2. Which of the following is not held constant in defining the demand schedule?
    1. income
    2. prices of related goods
    3. tastes
    4. price of the good in question
    5. number of consumers

  3. The substitution effect of a change in the price of good X is to
    1. increase the demand for good X if its price falls.
    2. decrease the demand for good X if its price rises.
    3. increase the quantity demanded of good X if its price rises.
    4. encourage consumers to substitute more of good X for other goods if X's price falls.
    5. encourage consumers to substitute other goods for good X if X's price falls.

  4. A price change
    1. affects the consumer's ability to buy the good.
    2. affects the consumer's willingness to buy the good.
    3. changes the tastes of consumers.
    4. all of the above
    5. a and b

  5. The income effect of a price change will be greatest for which of the following goods?
    1. house
    2. automobile
    3. dinner at a restaurant
    4. gasoline
    5. The question cannot be answered without more information.

  6. A movement along a demand curve can be caused by a change in
    1. income.
    2. the price of a substitute or complement.
    3. expectations about future prices.
    4. the price of the good in question.
    5. quantity supplied.

  7. A change in quantity demanded is caused by a change in
    1. technology.
    2. income.
    3. the price of a related good.
    4. consumer tastes.
    5. quantity supplied.

  8. Which of the following will cause an increase in the demand for an inferior good?
    1. an increase in income
    2. an increase in the price of a complement
    3. a drop in preferences for the good
    4. an increase in the number of consumers
    5. all of the above

  9. Supply indicates the quantity that producers
    1. are willing to offer for sale at a given price.
    2. can supply for a profit at a given price.
    3. will offer for sale if technical change takes place.
    4. all of the above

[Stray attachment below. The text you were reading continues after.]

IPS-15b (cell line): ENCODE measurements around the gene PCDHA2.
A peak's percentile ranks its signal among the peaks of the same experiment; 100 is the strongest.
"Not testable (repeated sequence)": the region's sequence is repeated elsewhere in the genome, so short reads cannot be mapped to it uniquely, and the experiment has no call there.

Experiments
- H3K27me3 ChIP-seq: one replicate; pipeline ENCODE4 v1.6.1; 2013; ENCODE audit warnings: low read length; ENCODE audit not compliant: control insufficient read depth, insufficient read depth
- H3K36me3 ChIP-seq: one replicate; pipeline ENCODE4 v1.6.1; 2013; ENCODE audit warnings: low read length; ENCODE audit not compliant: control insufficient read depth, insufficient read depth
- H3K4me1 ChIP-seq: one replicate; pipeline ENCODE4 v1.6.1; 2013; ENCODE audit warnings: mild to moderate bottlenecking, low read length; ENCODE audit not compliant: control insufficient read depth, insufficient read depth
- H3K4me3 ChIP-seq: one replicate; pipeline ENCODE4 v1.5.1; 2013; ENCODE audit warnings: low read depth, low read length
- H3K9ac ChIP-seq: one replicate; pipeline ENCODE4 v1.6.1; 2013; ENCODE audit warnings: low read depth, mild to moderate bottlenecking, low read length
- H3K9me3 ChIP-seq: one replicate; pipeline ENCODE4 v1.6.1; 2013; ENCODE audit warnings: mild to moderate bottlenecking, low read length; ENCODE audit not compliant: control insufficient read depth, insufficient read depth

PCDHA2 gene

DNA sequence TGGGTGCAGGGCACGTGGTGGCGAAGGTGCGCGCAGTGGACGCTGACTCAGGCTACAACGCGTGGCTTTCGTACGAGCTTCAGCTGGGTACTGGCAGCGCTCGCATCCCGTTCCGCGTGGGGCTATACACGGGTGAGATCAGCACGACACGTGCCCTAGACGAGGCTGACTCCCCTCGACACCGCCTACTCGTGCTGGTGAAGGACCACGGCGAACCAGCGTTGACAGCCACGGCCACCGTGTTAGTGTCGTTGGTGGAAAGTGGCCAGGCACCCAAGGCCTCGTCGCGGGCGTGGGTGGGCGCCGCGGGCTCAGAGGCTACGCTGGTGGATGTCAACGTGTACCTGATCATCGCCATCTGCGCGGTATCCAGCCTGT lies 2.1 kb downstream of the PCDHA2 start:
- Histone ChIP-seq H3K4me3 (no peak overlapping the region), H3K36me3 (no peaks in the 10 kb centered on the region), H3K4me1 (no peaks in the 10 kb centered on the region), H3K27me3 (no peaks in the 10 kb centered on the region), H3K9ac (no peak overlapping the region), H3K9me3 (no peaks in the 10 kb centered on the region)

5. a and b only

  10. Price and quantity supplied are usually directly related because
    1. higher prices mean that producers are rewarded more for production.
    2. the law of increasing opportunity cost applies.
    3. there is more prestige associated with producing a high-priced good.
    4. changes in technology lead to higher prices.
    5. a and b

  11. Which of the following does not change supply?
    1. a change in price of the good in question
    2. a change in technology
    3. a change in producer expectations
    4. a change in the number of producers
    5. all of the above

  12. A movement along a supply curve is caused by
    1. a change in the number of consumers.
    2. a change in the number of producers.
    3. technological change.
    4. a change in supply.
    5. a change in quantity demanded.

  13. If the price of an alternative good falls, but the price of good X remains the same,
    1. quantity supplied of good X will increase.
    2. quantity supplied of good X will decrease.
    3. quantity demanded of good X will decrease.
    4. supply of good X will decrease.
    5. supply of good X will increase.

  14. The larger the market,
    1. the greater the transaction costs.
    2. the greater the degree of specialization.
    3. the less specialization there is.
    4. the lower the price.
    5. the more likely it is that producers will be large.

    Exhibit 8

  15. In Exhibit 8, equilibrium, shortage, and surplus are indicated by
    1. e, d, and b, respectively.
    2. e, b, and d, respectively.
    3. e, a, and c, respectively.
    4. a, b, and d, respectively.
    5. c, d, and e, respectively.

  16. In Exhibit 8, if price is set by the government at P2, the result is
    1. a surplus represented by gf.
    2. a surplus represented by gi.
    3. a shortage represented by gf.
    4. a shortage represented by jh.
    5. a shortage represented by ke.

  17. An excess quantity demanded tends to
    1. put downward pressure on price.
    2. put upward pressure on price.
    3. cause demand to increase.
    4. cause supply to increase.
    5. b and d

  18. A shift in the supply curve with demand held constant will
    1. cause equilibrium quantity to change in the same direction and equilibrium price to change in the opposite direction.
    2. cause equilibrium quantity to change in the opposite direction and equilibrium price to change in the same direction.
    3. cause both equilibrium quantity and equilibrium price to change in the same direction.
    4. cause both equilibrium quantity and equilibrium price to change in the opposite direction.
    5. cause changes that cannot be predicted without more information.

D. Discussion Questions

  1. Explain why there is an inverse relationship between quantity demanded and price.

  2. Explain the difference between a change in demand and a change in quantity demanded.

  3. The correct answer to multiple choice question 7 is a. Why?

  4. Explain the substitution effect and the income effect of a price change.